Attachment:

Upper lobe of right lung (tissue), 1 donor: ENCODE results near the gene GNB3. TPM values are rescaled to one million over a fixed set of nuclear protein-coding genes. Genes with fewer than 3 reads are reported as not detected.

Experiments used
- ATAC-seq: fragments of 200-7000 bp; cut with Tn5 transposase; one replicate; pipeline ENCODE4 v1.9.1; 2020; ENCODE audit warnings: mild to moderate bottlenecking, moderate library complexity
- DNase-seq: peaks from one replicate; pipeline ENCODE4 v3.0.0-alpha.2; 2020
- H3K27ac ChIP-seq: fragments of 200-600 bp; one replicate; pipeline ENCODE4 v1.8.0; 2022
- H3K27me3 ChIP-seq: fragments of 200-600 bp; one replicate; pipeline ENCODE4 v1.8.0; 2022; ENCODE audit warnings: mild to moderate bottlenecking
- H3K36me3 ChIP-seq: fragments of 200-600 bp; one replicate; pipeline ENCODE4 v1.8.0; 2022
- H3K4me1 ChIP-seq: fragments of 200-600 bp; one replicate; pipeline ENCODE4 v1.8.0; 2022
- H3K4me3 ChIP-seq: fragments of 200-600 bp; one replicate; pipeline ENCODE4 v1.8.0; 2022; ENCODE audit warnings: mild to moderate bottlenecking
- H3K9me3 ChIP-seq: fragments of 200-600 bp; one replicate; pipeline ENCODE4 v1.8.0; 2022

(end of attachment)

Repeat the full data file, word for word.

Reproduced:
Upper lobe of right lung (tissue), 1 donor: ENCODE results near the gene GNB3. TPM values are rescaled to one million over a fixed set of nuclear protein-coding genes. Genes with fewer than 3 reads are reported as not detected.

Experiments used
- ATAC-seq: fragments of 200-7000 bp; cut with Tn5 transposase; one replicate; pipeline ENCODE4 v1.9.1; 2020; ENCODE audit warnings: mild to moderate bottlenecking, moderate library complexity
- DNase-seq: peaks from one replicate; pipeline ENCODE4 v3.0.0-alpha.2; 2020
- H3K27ac ChIP-seq: fragments of 200-600 bp; one replicate; pipeline ENCODE4 v1.8.0; 2022
- H3K27me3 ChIP-seq: fragments of 200-600 bp; one replicate; pipeline ENCODE4 v1.8.0; 2022; ENCODE audit warnings: mild to moderate bottlenecking
- H3K36me3 ChIP-seq: fragments of 200-600 bp; one replicate; pipeline ENCODE4 v1.8.0; 2022
- H3K4me1 ChIP-seq: fragments of 200-600 bp; one replicate; pipeline ENCODE4 v1.8.0; 2022
- H3K4me3 ChIP-seq: fragments of 200-600 bp; one replicate; pipeline ENCODE4 v1.8.0; 2022; ENCODE audit warnings: mild to moderate bottlenecking
- H3K9me3 ChIP-seq: fragments of 200-600 bp; one replicate; pipeline ENCODE4 v1.8.0; 2022